How we change what others think, feel, believe and do
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The simple complexity of avoidant instructions
A lot of persuasion is about how to get people to do things you want them to do--but what if you want them to not do something? One of the big problems with this is that when you say 'Don't do X', you are talking about X, which means the other person has to think about X. In other words, you are implanting a suggestion to do the very thing you don't want them to do.
A way of handling this is to reword the instruction to avoid the 'don't'. For example, rather than tell a child carrying a fragile plate 'Don't drop it', it can be more effective to say 'Hold it tight' or 'Be careful with the plate'. This can still cause problems, for example that the child pays so much attention to the plate that they do not see a toy on the floor and consequently trip over it, breaking the plate. A typical adult example where things go wrong is in giving instruction for sports, such as golf, where whatever you say can cause distraction, over-compensation and other unwanted effects.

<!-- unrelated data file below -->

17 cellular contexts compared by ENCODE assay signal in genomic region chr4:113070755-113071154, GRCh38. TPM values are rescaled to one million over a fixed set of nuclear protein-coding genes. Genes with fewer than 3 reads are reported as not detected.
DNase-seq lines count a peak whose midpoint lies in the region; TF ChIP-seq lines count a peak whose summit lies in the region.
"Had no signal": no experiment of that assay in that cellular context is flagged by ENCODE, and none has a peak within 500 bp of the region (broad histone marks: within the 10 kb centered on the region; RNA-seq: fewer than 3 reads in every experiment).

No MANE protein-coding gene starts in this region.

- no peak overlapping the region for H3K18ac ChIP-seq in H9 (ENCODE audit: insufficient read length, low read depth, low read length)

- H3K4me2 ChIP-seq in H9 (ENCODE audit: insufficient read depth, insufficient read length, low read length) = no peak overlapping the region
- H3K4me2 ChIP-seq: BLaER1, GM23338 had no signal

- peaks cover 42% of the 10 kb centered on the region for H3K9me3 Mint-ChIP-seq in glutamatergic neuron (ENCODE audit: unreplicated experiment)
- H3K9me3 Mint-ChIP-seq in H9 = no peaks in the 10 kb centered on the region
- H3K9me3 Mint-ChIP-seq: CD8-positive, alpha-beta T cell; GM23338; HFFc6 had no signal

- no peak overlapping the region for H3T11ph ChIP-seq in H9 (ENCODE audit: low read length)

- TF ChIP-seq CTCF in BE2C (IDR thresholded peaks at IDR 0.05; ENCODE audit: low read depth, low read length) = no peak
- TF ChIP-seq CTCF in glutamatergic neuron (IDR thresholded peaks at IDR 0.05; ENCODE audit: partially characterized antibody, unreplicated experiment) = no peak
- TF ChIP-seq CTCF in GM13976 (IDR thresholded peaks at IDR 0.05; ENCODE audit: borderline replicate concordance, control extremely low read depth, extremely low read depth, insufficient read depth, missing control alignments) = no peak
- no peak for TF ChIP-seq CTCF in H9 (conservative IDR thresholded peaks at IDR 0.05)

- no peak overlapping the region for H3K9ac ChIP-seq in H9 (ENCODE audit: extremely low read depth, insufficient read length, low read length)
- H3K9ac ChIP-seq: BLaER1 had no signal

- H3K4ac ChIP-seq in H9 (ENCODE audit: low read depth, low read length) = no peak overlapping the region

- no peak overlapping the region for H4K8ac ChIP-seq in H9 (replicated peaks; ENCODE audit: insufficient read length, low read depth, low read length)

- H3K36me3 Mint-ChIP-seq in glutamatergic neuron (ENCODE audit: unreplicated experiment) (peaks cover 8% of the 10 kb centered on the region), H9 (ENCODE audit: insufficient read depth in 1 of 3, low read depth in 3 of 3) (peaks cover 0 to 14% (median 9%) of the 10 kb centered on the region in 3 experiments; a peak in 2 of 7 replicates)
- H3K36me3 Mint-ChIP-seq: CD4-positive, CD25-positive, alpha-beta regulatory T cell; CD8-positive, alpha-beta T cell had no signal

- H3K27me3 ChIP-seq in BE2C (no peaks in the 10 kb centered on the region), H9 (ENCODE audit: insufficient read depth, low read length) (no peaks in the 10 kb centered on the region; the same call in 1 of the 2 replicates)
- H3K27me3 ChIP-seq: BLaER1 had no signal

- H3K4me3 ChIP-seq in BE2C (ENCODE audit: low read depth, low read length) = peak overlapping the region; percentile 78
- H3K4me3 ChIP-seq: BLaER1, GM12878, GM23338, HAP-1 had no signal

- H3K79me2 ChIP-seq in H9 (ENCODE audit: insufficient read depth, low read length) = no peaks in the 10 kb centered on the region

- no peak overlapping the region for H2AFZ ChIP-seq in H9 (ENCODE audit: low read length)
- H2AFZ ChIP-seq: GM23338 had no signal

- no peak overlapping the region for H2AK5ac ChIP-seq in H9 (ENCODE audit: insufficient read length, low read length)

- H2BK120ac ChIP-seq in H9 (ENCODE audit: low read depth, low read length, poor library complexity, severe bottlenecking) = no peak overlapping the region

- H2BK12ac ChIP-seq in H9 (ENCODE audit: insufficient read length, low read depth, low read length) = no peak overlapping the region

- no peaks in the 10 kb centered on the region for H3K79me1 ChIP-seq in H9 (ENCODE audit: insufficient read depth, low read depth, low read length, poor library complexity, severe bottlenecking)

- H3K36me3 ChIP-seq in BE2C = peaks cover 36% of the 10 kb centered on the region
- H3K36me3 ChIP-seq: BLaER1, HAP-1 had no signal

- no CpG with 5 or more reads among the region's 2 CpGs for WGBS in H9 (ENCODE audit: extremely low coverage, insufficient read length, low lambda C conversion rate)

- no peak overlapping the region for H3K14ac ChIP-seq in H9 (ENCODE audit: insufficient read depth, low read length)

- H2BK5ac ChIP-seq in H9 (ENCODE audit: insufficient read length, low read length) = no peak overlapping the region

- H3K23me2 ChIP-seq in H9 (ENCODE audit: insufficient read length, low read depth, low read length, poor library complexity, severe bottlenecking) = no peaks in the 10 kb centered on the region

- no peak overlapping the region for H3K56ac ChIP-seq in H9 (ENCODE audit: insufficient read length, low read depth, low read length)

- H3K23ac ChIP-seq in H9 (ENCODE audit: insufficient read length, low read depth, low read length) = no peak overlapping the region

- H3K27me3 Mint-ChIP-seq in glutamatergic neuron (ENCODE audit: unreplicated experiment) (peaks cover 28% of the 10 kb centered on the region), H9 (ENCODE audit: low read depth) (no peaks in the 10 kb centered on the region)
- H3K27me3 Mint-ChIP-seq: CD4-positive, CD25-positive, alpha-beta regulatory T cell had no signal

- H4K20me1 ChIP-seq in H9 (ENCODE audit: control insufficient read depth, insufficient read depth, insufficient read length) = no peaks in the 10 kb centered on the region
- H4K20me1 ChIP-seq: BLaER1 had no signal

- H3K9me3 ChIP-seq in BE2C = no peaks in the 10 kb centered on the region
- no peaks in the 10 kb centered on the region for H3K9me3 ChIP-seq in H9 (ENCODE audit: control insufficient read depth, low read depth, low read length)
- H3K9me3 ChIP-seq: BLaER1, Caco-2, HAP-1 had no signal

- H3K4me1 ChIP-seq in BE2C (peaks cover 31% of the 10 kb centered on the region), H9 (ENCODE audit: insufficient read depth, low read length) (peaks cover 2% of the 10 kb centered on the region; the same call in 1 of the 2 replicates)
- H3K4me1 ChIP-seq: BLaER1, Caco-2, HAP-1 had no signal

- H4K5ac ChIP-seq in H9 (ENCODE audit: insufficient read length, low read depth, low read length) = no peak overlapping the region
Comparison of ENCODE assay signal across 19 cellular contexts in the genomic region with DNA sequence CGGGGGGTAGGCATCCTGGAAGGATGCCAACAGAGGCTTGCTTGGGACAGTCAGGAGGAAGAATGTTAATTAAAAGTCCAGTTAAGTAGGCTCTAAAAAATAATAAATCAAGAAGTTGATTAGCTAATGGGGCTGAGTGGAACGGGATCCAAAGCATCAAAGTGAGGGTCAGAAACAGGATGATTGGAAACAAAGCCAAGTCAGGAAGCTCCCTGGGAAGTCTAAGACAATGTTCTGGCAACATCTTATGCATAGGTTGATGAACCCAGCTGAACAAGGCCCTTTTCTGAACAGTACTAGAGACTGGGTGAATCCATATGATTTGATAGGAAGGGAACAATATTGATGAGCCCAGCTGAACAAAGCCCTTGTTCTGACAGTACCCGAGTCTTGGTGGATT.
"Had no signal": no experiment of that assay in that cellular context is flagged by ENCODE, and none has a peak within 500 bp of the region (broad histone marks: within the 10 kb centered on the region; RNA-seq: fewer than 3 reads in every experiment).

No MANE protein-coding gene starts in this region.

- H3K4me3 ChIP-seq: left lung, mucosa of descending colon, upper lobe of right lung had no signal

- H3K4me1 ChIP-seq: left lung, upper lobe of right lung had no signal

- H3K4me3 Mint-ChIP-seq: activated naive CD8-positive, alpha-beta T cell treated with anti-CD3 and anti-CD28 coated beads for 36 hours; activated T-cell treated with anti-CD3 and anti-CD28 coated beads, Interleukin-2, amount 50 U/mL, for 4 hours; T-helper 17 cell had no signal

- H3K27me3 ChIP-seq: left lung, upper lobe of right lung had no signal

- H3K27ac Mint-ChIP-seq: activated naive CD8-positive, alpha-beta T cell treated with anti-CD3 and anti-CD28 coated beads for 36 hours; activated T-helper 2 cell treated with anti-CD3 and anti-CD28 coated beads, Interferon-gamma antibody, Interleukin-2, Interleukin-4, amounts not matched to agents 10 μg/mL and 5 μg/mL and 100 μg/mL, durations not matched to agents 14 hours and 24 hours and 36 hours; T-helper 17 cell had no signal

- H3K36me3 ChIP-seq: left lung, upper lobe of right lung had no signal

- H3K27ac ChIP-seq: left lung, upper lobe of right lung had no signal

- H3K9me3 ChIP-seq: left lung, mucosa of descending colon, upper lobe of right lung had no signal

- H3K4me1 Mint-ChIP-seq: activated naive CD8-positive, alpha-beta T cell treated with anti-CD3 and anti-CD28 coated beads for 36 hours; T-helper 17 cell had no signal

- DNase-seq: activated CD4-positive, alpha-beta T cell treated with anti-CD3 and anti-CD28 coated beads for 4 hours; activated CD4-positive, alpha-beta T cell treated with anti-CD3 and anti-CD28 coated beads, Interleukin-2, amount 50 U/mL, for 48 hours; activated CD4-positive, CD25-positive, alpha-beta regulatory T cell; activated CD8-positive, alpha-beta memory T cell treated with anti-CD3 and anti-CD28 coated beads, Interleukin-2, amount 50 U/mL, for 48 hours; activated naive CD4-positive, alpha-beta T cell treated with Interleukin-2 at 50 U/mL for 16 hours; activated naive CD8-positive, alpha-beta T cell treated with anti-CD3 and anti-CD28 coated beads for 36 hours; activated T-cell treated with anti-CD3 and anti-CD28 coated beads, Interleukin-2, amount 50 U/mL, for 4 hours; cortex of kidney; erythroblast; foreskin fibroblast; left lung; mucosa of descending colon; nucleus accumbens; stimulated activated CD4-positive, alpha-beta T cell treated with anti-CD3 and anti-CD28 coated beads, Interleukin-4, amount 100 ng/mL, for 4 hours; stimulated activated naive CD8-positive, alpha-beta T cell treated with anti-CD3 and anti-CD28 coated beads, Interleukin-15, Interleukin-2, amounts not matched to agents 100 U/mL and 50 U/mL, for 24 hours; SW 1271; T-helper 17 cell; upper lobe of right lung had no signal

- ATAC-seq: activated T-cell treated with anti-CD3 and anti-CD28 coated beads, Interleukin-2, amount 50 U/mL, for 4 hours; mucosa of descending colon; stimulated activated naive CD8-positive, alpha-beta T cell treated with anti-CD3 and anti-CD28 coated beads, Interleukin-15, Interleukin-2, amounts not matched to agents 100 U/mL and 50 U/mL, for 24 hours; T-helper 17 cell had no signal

Researcher Christopher Russell and his colleagues got subjects to repeatedly use a computer mouse to trace an imaginary straight line between two on-screen dots. Some subjects were told 'do not move to the left'. The result for many was over-compensation, as they moved more to the right, and consequently making more mistakes in this direction. Others followed the suggestive effect and moved more to the left. This second group scored higher in anxiety in personality and current-state tests. This implies that anxious people are more suggestible and that others are more likely to over-compensate in the opposite direction.
A curious effect happened when the researchers provided a cognitive distraction by asking the subjects to keep a seven digit number in mind while repeating the experiment. Now, the effects were reversed! The anxious people now over-compensated to the right while the other people drifted to the left. A conclusion may be drawn from this that suggestion seems more effective either when the person is anxious or when they are distracted (and that perhaps anxiety itself is a distraction that makes suggestion more effective). But what of the reversal for the anxious people? Perhaps the task to remember the number served as a secondary distraction that pulled their attention away from the anxiety.
What perhaps this research shows is that the basic wisdom of positive language is not as straightforward as may seem, and for subconscious influence to be more effective, then distraction of conscious attention is important. And the corollary of this is that to reduce subconscious effects, distractions should be removed.
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